Dr. Oran Smith
Dr. Oran Smith
Anyone concerned with preparing Palmetto State students for a productive life beyond high school should continue to watch the Abbeville school equity case very closely.
Here at Palmetto Promise, we have done just that, driving the debate about Abbeville and the huge opportunity it presents, particularly after the State Supreme Court demanded its ruling be obeyed.
Here’s a post-session update in the form of a question: after nearly two years of legal ping pong, multiple task forces and legislative committee deliberation, what has been the substantive, strategic, legislative response to Abbeville?
Answer? Not much.
According to the official record, since the Abbeville ruling, 206 pieces of legislation concerned with education were introduced in the General Assembly and 28 were passed into law.
Of the 28, few were, to use the buzz word of the day, transformative. There were laws related to school nutrition, sports eligibility, school board prayers, HPV vaccines, CPR instruction, teaching contract deadlines, teacher evaluation privacy, snow day closings, rights of adult students with disabilities, and school start dates. There was also local legislation related to funding, bonding and advisory councils.
The legislature also extended the deadline for developing the state Reading Proficiency Plan, extended the deadline for completion of the First Steps to School Readiness Study, essentially dropped high school exit exams, and exempted the State Department of Education from certain procurement standards for choosing an assessments (testing) provider.
So, what was accomplished in the 2015-2016 South Carolina General Assembly that will create more educational opportunities for more South Carolina kids, particularly those in economically disadvantaged areas of the Palmetto State?
We were pleased to see a few reforms: a renewed commitment to the Education Credit for Exceptional Needs Children (ECENC), literacy coaches as a part of Read to Succeed, and agreement that the founding principles of the nation and the body of knowledge required for American citizenship is worth incorporating into the K-12 curriculum. We were also glad to see a few small lifelines tossed out to the state’s charter schools both in governance and in serving students with educational disadvantages.
What We Got
As for substantive legislation to address the needs of rural school districts, here is what we got:
- Another list of goals. H.4936 lists broad educational goals for the state’s public schools, “the opportunity to learn one of a number of foreign languages, and have offerings in science, technology, engineering, mathematics, arts, and social sciences that afford them the knowledge needed to be successful.”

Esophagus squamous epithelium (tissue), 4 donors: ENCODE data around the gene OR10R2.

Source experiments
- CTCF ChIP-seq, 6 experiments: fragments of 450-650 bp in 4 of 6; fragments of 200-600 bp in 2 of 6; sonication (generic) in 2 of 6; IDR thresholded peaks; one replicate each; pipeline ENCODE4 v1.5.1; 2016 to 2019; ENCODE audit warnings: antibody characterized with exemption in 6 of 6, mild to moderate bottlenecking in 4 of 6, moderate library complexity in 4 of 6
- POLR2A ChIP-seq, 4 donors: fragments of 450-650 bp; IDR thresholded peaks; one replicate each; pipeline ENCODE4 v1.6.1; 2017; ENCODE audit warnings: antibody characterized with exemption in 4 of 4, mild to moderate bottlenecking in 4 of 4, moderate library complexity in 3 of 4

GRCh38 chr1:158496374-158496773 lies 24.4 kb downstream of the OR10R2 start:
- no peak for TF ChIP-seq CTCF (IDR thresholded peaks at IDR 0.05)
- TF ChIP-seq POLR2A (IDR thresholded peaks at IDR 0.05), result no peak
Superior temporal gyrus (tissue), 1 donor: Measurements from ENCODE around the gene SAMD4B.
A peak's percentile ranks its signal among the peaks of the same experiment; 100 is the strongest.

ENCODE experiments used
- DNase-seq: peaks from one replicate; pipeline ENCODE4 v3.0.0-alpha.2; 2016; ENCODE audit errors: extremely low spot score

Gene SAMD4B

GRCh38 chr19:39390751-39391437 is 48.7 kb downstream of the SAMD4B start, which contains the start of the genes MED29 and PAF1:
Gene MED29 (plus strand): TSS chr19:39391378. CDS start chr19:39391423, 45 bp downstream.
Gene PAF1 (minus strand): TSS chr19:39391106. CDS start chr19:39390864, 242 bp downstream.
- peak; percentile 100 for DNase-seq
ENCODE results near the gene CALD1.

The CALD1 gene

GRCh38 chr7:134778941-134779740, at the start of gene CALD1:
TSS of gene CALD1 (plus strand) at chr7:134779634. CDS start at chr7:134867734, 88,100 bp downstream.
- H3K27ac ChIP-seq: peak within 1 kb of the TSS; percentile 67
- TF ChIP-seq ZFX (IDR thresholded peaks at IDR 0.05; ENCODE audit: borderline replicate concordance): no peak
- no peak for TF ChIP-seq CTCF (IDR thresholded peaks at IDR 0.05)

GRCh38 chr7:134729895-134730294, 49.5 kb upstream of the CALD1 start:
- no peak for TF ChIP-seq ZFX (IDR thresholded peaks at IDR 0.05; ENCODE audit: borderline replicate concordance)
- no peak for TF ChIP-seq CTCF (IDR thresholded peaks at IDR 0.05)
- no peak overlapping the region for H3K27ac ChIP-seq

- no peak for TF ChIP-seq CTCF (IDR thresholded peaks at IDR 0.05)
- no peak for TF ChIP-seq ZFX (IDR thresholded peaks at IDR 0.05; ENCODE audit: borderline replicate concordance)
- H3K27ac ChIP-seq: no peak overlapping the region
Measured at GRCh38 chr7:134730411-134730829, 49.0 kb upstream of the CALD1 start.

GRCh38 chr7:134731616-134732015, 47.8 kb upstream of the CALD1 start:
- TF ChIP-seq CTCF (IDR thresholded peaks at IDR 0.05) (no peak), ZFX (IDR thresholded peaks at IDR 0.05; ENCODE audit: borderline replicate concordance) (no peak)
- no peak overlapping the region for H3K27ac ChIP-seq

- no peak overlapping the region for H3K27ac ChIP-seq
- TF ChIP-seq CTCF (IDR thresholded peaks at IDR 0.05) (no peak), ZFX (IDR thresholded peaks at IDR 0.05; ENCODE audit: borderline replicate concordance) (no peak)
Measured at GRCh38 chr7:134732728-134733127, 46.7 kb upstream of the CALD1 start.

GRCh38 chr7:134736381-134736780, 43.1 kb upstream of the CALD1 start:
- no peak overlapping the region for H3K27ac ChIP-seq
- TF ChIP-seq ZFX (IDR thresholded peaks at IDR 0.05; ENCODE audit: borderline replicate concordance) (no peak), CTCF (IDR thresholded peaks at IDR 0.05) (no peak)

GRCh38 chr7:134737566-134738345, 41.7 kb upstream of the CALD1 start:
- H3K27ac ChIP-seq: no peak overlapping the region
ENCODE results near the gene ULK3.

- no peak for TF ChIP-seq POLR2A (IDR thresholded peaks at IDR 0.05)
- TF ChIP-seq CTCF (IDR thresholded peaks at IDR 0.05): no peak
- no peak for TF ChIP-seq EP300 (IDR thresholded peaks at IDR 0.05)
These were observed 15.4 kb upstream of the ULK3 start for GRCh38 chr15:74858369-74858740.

- Another survey and another study. H.4938 instructs the State Department of Education to survey college students majoring in education about their willingness to serve rural and economically challenged school districts and conduct other teacher recruitment research. The study is an assessment of school facilities in the state. At $1.5 million, it should be comprehensive.
- Another new committee. H.4939 sets up a new study committee to look for obsolete statutes, assess federal education requirements, and develop a system to provide assistance to districts on finances, professional development of teachers, administrators and school boards.
- Another new office. H.4940 sets up a new Office of Transformation to provide technical assistance to underperforming schools and school districts.
What We Didn’t Get
Where to start?
- No substantive help for Charters. Charter schools did not receive the statutory or funding assistance they need to reach their full potential.
- No incentives for good teaching. Teachers who are exceptional at what they do and teachers who need to frankly look at other career opportunities will continue to be paid the same.
- No Education Finance Act reforms. There was no effort to use our existing EFA law to send more dollars to the classrooms of our schools.
- No Buildings. The legislature agreed on a study, but the Senate sat on a bill to provide $200 million to make rural schools safe and positive environments for learning.
- No Public School Choice. Senator Wes Hayes departed the Senate without seeing attendance lines erased so that families can choose the best public school for their child.
- No Course Catalog. One of the most frustrating aspects of course delivery in South Carolina is the continued failure to recognize the dawn of the Information Age. While the world—and Louisiana [sic]—turns to technology to access the best teaching available, South Carolina has only dipped a toe in the water with VirtualSC. VirtualSC barely scratches the surface of what is possible.
It was Calvin Coolidge who famously said: “Nothing in the world can take the place of persistence.” In fact I think he also said that “Persistence and determination alone are omnipotent. The slogan Press On! has solved and always will solve the problems of the human race.”
Our opportunity gap will not be closed overnight. We must Press On!